Shepherds After God's Heart

by Ben Gumienny

3 Crucial Steps to Becoming Shepherds After God’s Heart

At the beginning of 2017, PenHOP and KLHOP held a joint retreat where a definite theme began to emerge through numerous seemingly unconnected sources. A few days prior, at Onething 2016 at IHOPKC, Corey Russell had preached a prophetic sermon from Jer. 3:15 titled “Shepherds After God’s Own Heart”. Not knowing this, the lectio divina passage that was chosen for the retreat was Psalm 23. Even Our Daily Bread got on board by making that same Psalm their scriptural basis for the first day of the retreat. God was already shepherding us into this focus!

When I finally got around to watching Corey Russell’s sermon (which I highly recommend),  it was filled with timely challenges for everyone and especially for those in the prayer movement. Here are three crucial steps that stood out for those who want to become shepherds after God’s own heart:-


The Furnace of Prayer

“When he saw the crowds, he had compassion for them, because they were harassed and helpless, like sheep without a shepherd. Then he said to his disciples, “The harvest is plentiful, but the laborers are few; therefore pray earnestly to the Lord of the harvest to send out laborers into his harvest.” (Mt.9:36-38 ESV)

In this passage we see Jesus looking at the multitudes with compassion as He sees them looking lost and harassed because they are aimless and unprotected like sheep that don’t have anyone to look after them. What is to be our response when we see the need around us that breaks our hearts? We are driven to the place of prayer to beseech God to send labourers and shepherds to look after the lost sheep.

Corey pointed out that God is the sender and that He isn’t looking for volunteers but for those who will be shaped in the furnace of prayer. If we truly want to be shepherds “after His own heart” then we must first grasp that heartbeat of God. It is in faithfulness to the secret place that our hearts are transformed to be after His and from which true shepherding flows.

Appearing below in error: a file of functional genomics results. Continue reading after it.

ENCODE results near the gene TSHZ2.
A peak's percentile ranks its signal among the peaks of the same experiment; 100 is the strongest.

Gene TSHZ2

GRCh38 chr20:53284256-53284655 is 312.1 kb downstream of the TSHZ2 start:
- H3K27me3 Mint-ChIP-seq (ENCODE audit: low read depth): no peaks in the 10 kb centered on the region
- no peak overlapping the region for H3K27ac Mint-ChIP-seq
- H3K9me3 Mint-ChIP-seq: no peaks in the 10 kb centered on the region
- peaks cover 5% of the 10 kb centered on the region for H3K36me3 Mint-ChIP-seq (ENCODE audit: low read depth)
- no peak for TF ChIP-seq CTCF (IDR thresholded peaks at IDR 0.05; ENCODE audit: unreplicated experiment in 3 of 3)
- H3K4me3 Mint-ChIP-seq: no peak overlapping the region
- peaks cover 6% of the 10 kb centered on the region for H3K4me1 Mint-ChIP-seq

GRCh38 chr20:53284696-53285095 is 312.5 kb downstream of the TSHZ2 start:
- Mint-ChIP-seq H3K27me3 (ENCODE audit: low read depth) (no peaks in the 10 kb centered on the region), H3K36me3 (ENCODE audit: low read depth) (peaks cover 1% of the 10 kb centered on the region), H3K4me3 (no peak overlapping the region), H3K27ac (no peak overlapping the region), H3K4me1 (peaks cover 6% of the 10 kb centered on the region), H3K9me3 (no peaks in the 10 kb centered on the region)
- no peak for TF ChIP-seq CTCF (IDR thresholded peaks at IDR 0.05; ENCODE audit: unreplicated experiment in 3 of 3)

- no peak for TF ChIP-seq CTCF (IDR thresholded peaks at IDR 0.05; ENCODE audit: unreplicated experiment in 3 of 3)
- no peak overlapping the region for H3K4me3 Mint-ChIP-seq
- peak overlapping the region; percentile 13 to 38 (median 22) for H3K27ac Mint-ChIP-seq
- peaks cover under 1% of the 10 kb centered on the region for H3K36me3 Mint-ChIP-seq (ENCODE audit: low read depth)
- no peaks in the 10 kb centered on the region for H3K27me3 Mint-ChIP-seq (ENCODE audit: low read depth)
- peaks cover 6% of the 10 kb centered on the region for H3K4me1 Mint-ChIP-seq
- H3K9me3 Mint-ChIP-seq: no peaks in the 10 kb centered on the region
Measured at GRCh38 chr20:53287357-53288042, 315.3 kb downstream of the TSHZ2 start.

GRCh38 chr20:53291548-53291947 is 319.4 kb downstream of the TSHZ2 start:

The Readiness to Die

“I am the good shepherd. The good shepherd lays down his life for the sheep. He who is a hired hand and not a shepherd, who does not own the sheep, sees the wolf coming and leaves the sheep and flees, and the wolf snatches them and scatters them. He flees because he is a hired hand and cares nothing for the sheep.” (Jn.10:11-13 ESV)

We often talk about a willingness to lay down our lives for the sake of the Gospel. In our context in Malaysian houses of prayer, martyrdom may even be a reality in regard to places with real hostility where God may call us to proclaim the name of Jesus. However, as the old saying goes it is sometimes easier to consider dying for Christ than to actually choose to live for Him. This is not to negate the struggles of the persecuted Church in any way but to challenge us to bring a present lifestyle to our future-oriented promises to the Lord.

In the above passage, we see a fundamental difference between a shepherd and a hireling is that ownership leads to a willingness to sacrifice. This is not only when danger arises but a commitment to care for and protect the sheep no matter what comes. This means laying down our lives and dying to ourselves daily for the sake of those that the Lord has placed in our care. Are we ready to die?


A Shepherd is as a Shepherd Does  

“And I will give you shepherds after my own heart, who will feed you with knowledge and understanding.” (Jer.3:15 ESV)

Corey commented that God was raising up musicians and worshippers that would be shepherds in these days. I was struck by the thought that being shepherds after God’s heart means that this underlies everything we do. True shepherding is more an identity than a vocation. We don’t just put on our “shepherd hat” during “shepherding time” and then go back to our own lives afterwards. When our hearts become like the Good Shepherd’s, then this will be the outflow of our life in all that we do.

When we minister in Prayer Room sets we rightfully see it as a ministry unto the Lord. However, this time in the place of prayer, playing music, singing and praying can also be a ministry of shepherding as we feed God’s people (and each other) with wisdom and understanding. This focus drives us deeper into the Word and prayer that we may be a source of nurture to those around us.


While these three steps are not exhaustive, they can act as landmarks by which we plot our journey forward. Shepherds are needed for the lost and aimless, both Christians and not. Labourers are needed for the hard work of the harvest as the fields are whitening all around the world. God is the Sender of workers who will persevere and the Giver of shepherds who will care for the sheep in the way He desires. Let us draw near to Him to be molded and shaped into the very answer to our prayers.